The Texas Public Schools Construction database can be found at http://www.texastransparency.org/Special_Features/Your_Money/School_Construction. It will help Texans prepare to vote in the upcoming local bond elections, which feature a total of $6.7 billion of proposed bond debt on the ballot, 92 percent of which is proposed by local school boards.
This is the first publicly accessible database containing Texas public school construction data. To provide greater transparency on new school construction costs, the comptroller’s office submitted a public information request to every Texas public school district and charter operator to gather data on schools built from 2007 through 2013.
“Texas’ rapid growth has brought tens of thousands of new school-aged children to our state, leading to huge expenses for school construction—more than $14 billion in the past seven years,” Texas Comptroller Susan Combs said. “There is no legislative standard for these costs and no required reporting mechanism, so we are shining a light on this spending, so you can hold your local officials accountable for it.”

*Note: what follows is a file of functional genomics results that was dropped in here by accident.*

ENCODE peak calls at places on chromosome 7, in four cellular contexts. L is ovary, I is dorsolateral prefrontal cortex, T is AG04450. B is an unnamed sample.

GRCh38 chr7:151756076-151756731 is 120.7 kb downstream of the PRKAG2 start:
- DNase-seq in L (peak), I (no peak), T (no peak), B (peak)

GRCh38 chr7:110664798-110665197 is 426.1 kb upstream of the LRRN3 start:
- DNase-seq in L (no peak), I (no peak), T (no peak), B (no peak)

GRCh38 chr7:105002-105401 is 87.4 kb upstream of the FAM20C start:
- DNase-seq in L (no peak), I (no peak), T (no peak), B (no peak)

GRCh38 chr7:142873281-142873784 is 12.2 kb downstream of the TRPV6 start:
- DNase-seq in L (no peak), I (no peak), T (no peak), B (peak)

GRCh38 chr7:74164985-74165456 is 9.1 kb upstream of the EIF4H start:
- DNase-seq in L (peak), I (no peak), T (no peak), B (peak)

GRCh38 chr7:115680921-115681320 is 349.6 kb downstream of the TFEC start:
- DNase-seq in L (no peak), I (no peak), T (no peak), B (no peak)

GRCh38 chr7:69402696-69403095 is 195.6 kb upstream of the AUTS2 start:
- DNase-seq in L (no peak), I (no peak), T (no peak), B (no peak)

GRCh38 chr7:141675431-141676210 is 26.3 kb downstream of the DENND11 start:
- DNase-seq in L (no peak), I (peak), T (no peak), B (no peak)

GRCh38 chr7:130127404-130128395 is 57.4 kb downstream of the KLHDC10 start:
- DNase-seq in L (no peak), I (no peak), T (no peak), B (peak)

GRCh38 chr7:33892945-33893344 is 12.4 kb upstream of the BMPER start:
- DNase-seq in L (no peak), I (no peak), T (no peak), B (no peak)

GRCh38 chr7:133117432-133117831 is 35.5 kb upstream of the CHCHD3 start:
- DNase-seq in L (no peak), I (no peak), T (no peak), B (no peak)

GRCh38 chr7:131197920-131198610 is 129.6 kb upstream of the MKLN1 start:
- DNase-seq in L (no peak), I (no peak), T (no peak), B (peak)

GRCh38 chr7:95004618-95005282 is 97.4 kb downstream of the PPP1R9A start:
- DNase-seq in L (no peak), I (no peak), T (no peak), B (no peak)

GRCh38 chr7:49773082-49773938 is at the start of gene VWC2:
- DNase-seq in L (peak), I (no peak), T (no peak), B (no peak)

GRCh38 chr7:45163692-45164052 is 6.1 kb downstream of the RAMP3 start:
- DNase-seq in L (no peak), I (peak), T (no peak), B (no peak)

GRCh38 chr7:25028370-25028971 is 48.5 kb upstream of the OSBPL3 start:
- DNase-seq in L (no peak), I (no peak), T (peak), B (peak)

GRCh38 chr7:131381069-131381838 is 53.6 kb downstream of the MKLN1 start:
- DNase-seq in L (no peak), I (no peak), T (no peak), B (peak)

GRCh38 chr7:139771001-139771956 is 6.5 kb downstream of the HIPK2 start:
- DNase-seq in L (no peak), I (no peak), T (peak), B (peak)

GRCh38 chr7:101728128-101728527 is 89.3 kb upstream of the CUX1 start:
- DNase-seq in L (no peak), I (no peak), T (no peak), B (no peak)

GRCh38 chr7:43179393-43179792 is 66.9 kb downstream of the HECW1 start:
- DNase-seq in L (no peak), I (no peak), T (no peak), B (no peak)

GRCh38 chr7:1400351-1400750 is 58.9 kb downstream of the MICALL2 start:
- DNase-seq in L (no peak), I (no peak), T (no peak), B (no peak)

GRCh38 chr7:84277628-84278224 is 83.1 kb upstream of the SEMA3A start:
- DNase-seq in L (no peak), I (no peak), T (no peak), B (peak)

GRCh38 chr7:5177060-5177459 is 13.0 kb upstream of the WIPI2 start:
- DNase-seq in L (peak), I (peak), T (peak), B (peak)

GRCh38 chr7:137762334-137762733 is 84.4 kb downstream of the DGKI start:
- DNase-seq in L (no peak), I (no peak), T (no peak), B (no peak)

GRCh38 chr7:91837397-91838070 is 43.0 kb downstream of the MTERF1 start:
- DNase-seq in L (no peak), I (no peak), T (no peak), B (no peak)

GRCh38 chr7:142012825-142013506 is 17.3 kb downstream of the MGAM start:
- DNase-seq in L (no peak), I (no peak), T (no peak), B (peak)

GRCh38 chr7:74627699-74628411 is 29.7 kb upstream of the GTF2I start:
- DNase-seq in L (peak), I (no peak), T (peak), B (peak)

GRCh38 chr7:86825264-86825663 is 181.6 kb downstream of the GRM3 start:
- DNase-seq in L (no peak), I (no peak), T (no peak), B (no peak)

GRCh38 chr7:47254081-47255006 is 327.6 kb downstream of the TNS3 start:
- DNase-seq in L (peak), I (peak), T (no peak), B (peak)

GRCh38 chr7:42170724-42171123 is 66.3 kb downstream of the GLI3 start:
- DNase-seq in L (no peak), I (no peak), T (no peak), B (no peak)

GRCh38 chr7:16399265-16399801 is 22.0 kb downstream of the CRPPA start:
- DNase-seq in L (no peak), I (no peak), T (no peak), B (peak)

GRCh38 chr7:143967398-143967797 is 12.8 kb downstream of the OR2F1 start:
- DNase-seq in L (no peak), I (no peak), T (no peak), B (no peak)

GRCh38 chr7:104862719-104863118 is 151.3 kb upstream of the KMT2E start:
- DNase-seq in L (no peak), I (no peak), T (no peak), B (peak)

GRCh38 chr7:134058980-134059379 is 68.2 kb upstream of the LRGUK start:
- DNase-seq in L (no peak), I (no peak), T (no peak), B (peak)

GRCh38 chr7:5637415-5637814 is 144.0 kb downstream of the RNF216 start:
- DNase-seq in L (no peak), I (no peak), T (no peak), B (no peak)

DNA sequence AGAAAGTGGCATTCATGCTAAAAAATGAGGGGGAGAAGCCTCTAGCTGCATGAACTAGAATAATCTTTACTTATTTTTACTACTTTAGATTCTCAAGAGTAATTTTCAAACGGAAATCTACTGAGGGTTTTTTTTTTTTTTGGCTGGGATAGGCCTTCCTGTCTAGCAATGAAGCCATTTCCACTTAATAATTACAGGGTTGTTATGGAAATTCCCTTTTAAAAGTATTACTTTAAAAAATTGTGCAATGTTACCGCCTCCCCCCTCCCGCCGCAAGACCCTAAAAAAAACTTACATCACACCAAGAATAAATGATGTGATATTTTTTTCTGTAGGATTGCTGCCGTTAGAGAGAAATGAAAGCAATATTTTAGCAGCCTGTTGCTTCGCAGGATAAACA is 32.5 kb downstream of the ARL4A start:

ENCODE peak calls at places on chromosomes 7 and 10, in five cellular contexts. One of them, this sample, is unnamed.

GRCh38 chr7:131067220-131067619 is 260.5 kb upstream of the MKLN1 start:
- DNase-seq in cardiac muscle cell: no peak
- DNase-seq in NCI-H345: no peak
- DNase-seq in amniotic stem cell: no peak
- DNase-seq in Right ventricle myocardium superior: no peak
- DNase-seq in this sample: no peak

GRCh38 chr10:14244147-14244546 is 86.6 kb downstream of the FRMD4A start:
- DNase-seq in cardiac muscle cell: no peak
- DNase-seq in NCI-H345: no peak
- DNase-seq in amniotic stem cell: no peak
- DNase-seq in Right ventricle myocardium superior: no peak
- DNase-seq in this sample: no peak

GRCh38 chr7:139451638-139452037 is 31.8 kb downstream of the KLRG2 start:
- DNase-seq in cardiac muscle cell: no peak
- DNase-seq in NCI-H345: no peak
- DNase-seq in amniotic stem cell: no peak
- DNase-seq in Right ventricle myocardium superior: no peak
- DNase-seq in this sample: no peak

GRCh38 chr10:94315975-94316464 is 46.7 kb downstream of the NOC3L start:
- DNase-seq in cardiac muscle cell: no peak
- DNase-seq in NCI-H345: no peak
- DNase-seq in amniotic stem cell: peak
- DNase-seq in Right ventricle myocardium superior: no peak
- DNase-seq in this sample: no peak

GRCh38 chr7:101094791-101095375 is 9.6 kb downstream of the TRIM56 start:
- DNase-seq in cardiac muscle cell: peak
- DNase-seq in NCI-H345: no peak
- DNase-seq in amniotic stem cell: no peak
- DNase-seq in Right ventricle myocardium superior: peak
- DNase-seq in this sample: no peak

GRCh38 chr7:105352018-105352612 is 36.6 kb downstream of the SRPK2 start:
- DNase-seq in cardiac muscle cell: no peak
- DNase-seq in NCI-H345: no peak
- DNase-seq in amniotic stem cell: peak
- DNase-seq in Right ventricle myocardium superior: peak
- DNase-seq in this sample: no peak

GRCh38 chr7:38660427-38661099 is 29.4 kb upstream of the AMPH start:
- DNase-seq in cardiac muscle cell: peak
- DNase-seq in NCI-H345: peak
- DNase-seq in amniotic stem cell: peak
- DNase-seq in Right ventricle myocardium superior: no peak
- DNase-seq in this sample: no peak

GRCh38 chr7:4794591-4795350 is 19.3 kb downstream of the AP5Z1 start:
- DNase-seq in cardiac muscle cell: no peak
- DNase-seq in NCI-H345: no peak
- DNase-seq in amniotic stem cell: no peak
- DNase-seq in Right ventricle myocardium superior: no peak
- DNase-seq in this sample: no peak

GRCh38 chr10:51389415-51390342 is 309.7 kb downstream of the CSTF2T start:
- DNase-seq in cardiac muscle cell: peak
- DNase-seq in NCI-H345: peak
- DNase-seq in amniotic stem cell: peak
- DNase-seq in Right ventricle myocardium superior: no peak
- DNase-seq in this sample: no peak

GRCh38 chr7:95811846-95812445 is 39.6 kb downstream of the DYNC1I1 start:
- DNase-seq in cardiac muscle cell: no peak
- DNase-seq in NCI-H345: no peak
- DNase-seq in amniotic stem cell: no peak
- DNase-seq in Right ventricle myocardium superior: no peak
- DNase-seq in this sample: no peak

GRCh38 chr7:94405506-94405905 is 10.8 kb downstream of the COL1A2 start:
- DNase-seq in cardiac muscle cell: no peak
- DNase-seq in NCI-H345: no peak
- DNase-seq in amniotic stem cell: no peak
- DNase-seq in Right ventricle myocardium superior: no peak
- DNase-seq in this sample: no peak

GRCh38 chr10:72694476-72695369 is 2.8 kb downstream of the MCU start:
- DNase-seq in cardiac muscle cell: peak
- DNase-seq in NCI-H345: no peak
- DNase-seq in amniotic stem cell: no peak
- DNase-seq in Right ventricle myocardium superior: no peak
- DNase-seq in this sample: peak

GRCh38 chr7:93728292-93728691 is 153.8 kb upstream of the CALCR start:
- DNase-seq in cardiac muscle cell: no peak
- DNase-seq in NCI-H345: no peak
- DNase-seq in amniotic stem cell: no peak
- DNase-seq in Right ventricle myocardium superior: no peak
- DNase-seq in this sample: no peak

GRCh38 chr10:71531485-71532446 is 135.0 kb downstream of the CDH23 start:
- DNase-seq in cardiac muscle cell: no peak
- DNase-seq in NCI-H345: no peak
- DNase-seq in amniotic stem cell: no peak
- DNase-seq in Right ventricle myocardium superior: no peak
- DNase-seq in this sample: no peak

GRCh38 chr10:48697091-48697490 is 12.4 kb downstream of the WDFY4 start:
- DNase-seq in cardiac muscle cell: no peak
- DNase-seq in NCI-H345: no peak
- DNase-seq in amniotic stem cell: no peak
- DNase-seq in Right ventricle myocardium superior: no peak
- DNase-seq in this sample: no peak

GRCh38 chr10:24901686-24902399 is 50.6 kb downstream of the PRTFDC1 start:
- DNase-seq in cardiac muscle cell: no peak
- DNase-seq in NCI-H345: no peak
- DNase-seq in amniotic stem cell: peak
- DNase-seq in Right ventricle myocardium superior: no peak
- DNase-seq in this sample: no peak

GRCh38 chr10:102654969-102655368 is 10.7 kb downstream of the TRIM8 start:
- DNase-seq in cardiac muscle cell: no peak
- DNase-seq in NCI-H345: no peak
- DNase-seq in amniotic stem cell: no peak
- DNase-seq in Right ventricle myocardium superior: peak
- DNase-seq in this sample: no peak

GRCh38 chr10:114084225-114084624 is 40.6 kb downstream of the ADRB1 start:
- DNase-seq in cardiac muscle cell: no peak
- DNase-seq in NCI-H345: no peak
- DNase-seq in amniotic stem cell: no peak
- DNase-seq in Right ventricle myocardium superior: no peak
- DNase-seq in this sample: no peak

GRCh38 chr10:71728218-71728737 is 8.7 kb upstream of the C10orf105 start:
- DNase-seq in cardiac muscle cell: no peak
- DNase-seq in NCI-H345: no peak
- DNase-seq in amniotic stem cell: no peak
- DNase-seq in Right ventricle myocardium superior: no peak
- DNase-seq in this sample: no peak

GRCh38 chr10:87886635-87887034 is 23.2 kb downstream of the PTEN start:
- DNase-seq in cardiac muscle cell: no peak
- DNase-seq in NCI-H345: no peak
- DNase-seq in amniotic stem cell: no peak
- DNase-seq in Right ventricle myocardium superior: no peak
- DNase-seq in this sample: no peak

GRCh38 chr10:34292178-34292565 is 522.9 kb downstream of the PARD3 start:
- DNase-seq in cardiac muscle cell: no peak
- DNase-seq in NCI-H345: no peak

Among the 10 most populous states, Texas had the second-most local debt per capita in fiscal 2011, behind New York according to U.S. Census Bureau data. Texas public school districts account for the largest share of most property tax bills in Texas. In fiscal 2013, they also held more than half (54 percent) of all outstanding tax-supported debt issued by local governments—$64.8 billion. On average, that’s $13,276 for every student in a district with debt.
Public and charter schools now dedicate 10.8 percent of their total spending to debt repayment, up from 7.6 percent in the 2002-03 school year, according to Texas Education Agency data.
The website also includes an interactive School Construction Campus Map, which provides cost data graphically, making it easy to find the districts in which you are interested. The site also offers lessons learned by the most cost-efficient school districts we’ve surveyed, providing valuable tips other districts can use to contain their own costs.
The data were provided to the comptroller’s office by local school districts and not independently verified. Later this year, the comptroller’s office plans to release an analysis of new school construction costs to go along with the new school construction lookup tool.